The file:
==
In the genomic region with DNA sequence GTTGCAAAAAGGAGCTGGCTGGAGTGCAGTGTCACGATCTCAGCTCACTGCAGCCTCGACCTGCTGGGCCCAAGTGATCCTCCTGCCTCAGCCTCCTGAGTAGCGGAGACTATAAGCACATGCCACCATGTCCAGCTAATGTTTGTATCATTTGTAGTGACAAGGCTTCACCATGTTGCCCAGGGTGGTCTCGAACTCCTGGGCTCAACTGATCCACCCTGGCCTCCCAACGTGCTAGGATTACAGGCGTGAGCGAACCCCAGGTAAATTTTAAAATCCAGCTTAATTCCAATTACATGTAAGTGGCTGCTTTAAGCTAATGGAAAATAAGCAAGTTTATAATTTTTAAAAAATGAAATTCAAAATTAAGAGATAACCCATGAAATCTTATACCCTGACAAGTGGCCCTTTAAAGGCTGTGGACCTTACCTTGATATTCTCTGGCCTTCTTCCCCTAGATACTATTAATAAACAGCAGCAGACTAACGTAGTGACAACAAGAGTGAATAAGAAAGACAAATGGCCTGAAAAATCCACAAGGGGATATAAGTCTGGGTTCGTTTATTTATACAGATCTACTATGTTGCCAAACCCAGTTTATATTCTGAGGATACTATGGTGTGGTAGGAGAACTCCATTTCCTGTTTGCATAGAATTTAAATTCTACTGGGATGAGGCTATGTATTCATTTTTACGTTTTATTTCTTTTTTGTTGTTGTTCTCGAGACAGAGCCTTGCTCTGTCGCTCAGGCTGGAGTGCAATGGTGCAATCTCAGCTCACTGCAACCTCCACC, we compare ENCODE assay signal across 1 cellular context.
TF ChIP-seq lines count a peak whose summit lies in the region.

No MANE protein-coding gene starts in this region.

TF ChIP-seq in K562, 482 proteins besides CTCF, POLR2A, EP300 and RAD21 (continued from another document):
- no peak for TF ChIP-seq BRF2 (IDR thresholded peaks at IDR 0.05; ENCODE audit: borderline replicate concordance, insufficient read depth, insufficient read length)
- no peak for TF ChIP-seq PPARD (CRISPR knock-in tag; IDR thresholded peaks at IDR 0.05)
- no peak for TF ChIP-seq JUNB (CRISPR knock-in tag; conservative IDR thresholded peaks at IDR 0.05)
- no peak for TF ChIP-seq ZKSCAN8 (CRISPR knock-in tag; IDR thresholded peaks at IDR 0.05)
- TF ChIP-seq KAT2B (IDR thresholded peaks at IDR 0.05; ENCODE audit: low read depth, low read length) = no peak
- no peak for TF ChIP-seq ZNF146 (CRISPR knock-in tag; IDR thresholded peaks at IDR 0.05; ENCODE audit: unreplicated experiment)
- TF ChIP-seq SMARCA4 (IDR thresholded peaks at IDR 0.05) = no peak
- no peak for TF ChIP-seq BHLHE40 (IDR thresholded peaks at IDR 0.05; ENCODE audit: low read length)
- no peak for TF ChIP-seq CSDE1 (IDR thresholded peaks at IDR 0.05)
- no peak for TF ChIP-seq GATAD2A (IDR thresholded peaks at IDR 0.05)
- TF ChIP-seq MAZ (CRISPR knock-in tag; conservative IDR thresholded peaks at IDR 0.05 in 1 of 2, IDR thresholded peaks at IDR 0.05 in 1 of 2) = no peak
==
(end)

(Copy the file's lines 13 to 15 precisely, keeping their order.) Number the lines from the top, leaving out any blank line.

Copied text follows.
- no peak for TF ChIP-seq CSDE1 (IDR thresholded peaks at IDR 0.05)
- no peak for TF ChIP-seq GATAD2A (IDR thresholded peaks at IDR 0.05)
- TF ChIP-seq MAZ (CRISPR knock-in tag; conservative IDR thresholded peaks at IDR 0.05 in 1 of 2, IDR thresholded peaks at IDR 0.05 in 1 of 2) = no peak